In September, it took a legal injunction to ensure that a group of high school cheerleaders could continue to display religious quotes on motivational signs that their school’s football team would run through.
The story was borne out of the piety of a region, in this case a section of Texas that finds itself firmly in the state’s bible belt. The cheerleaders at Kountze (Texas) High held up signs emblazoned with Biblical verse for the hometown Tigers to run through. After their right to do so was challenged, the cheerleaders rapidly filed suit to gain a temporary injunction against the state.
That injunction was granted, and has since set the stage for a variety of Kountze activities that use cheerleader-made signs. Now, the cheerleaders can display their Biblical signs without concern, after a ruling by Texas District Judge Steven Thomas found that the cheerleaders should be able to use whatever text they like on pregame signs.
The case for the cheerleaders was argued by a Plano, Texas-based nonprofit law firm called the Liberty Institute, though the firm was hardly alone; popular local celebrities such as Texas governor Rick Perry and attorney general Greg Abbott have also been outspoken supporters of the cheerleaders’ case.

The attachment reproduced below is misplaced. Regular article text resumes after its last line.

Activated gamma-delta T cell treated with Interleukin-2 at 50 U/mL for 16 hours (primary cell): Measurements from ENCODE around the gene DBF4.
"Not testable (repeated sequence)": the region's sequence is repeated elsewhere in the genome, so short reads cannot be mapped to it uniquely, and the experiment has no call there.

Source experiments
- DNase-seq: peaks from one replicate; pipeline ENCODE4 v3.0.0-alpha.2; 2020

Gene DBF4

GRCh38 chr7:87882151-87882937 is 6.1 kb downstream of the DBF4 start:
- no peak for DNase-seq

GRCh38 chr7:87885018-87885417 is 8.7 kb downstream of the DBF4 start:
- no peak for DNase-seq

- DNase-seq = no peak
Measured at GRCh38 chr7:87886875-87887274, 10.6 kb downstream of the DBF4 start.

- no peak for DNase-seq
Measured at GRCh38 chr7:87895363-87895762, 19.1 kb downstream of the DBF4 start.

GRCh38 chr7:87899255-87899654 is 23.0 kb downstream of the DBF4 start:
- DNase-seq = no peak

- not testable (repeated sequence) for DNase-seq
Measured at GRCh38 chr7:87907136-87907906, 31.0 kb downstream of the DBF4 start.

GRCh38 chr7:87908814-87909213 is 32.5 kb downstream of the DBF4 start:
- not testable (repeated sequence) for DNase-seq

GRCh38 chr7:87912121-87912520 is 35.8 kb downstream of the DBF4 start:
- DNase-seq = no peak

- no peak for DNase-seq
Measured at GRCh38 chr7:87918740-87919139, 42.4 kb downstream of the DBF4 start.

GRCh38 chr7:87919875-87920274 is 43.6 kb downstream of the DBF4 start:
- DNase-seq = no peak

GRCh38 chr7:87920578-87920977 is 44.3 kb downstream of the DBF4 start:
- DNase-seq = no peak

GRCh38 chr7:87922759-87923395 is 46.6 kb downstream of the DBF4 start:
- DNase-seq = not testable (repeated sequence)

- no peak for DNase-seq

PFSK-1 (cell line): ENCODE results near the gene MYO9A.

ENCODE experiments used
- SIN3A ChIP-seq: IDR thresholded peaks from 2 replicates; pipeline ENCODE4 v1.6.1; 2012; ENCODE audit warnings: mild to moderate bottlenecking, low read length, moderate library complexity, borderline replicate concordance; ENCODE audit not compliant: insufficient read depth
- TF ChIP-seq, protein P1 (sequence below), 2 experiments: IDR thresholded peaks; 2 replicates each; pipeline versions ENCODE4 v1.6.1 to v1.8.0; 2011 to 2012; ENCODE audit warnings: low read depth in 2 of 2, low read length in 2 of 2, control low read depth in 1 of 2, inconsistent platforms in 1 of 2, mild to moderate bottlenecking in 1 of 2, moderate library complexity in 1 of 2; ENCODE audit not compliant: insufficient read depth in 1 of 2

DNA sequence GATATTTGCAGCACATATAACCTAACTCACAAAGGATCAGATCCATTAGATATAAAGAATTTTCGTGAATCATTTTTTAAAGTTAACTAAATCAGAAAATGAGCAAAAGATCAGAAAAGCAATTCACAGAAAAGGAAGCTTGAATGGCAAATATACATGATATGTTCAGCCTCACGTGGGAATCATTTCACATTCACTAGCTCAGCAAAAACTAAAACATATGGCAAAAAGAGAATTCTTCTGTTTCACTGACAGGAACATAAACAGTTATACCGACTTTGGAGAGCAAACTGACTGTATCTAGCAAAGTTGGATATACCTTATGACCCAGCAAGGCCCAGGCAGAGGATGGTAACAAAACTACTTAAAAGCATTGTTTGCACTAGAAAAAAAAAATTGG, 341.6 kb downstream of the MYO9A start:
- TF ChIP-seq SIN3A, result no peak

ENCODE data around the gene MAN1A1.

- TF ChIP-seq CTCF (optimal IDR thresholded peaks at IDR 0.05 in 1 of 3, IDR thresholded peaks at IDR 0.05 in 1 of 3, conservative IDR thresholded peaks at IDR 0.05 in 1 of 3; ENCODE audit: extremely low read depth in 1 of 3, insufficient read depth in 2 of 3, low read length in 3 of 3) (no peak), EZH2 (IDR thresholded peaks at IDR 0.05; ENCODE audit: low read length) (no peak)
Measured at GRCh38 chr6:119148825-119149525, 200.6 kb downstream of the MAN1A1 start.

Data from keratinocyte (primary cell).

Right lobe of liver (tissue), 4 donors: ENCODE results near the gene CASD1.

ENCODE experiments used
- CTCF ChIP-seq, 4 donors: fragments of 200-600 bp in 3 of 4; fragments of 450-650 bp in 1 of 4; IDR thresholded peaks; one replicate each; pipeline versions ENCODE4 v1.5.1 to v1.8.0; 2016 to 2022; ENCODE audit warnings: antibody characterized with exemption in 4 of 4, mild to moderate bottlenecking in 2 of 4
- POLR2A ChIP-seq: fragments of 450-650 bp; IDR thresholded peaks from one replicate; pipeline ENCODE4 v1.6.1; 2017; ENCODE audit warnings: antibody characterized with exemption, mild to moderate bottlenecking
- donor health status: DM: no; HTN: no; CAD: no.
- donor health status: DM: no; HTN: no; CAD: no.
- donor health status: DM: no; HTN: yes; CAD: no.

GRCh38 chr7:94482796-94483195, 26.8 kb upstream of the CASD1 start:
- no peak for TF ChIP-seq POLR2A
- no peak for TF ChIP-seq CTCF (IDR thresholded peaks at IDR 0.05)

Still, as noted by the Online Sports Guys blog, the Kountze case is hardly the first to deal with freedom of religious expression related to a pregame routine at a prep sporting event. In fact, there have been two relatively similar scenarios in the state of Georgia in recent years alone, in the form of both Ridgeland (Ga.) High and Haralson County (Ga.) High's disputes with the Freedom From Religion Foundation.
While the ruling appears to have cleared the way for future use of Biblical verse in high school sports, some civil rights groups have already spoken out to insist that they will continue to fight against the use of any religious text in or connected with a scholastic event.
"High school football games are a quintessential school event and cheerleaders are a key part of that event," Martin B. Cominsky, Southwest Regional Director of the Anti Defamation League told Houston ABC affiliate KTRK. "This decision flies in the face of clear U.S. Supreme Court and other rulings. The religious banners blatantly convey a message that the school supports and promotes one religion over any other. Not only is that inappropriate, the court should have found it unconstitutional."
Those concerns no longer seem to have any effect on the Kountze cheerleaders, at least at the moment. Now they’ll get a chance to continue quoting scripture. Get ready for plenty more of “If God is for us, who can be against us?”, all coming to a Texas field near you.